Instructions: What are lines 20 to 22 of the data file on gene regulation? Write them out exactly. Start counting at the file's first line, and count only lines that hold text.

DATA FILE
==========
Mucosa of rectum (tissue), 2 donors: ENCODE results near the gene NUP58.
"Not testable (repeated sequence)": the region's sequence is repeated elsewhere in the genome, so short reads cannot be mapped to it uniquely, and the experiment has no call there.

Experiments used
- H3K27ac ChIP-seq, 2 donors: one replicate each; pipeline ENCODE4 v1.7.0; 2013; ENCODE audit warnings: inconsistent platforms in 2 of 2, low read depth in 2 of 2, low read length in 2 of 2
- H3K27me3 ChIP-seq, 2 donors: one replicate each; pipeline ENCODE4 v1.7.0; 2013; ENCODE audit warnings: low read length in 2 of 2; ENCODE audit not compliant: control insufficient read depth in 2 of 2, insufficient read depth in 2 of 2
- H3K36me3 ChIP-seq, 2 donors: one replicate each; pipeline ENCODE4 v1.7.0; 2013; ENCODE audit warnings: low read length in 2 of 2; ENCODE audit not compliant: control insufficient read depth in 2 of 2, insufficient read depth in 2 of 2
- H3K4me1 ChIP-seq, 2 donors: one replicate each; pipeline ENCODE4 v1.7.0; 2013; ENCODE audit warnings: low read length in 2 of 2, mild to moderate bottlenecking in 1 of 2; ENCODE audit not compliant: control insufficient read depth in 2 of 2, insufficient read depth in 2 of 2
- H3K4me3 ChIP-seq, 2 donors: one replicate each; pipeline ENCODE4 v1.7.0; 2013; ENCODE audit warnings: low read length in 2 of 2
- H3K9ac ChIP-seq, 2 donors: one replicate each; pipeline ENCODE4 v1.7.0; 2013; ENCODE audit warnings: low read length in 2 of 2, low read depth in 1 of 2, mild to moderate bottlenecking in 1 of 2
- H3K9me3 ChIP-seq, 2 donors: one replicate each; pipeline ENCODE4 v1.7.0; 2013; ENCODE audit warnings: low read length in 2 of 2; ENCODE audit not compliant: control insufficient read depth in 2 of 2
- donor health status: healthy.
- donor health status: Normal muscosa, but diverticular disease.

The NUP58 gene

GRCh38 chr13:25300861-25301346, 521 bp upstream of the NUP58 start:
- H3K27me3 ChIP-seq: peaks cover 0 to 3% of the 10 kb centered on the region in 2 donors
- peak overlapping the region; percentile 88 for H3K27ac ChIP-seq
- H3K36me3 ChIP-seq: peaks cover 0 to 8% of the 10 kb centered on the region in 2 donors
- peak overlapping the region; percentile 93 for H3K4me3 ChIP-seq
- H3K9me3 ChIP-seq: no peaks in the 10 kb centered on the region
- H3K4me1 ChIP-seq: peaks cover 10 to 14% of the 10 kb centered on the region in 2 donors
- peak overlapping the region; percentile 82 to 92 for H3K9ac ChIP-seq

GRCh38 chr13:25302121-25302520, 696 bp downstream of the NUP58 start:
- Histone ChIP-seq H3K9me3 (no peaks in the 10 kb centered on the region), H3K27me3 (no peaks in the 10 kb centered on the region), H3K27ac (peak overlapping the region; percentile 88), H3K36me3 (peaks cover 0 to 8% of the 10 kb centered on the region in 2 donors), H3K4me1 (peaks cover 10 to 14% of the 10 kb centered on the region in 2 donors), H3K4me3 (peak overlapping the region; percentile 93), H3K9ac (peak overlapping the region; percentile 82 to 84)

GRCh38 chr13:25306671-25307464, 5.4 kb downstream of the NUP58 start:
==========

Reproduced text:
- H3K4me1 ChIP-seq: peaks cover 10 to 14% of the 10 kb centered on the region in 2 donors
- peak overlapping the region; percentile 82 to 92 for H3K9ac ChIP-seq

GRCh38 chr13:25302121-25302520, 696 bp downstream of the NUP58 start: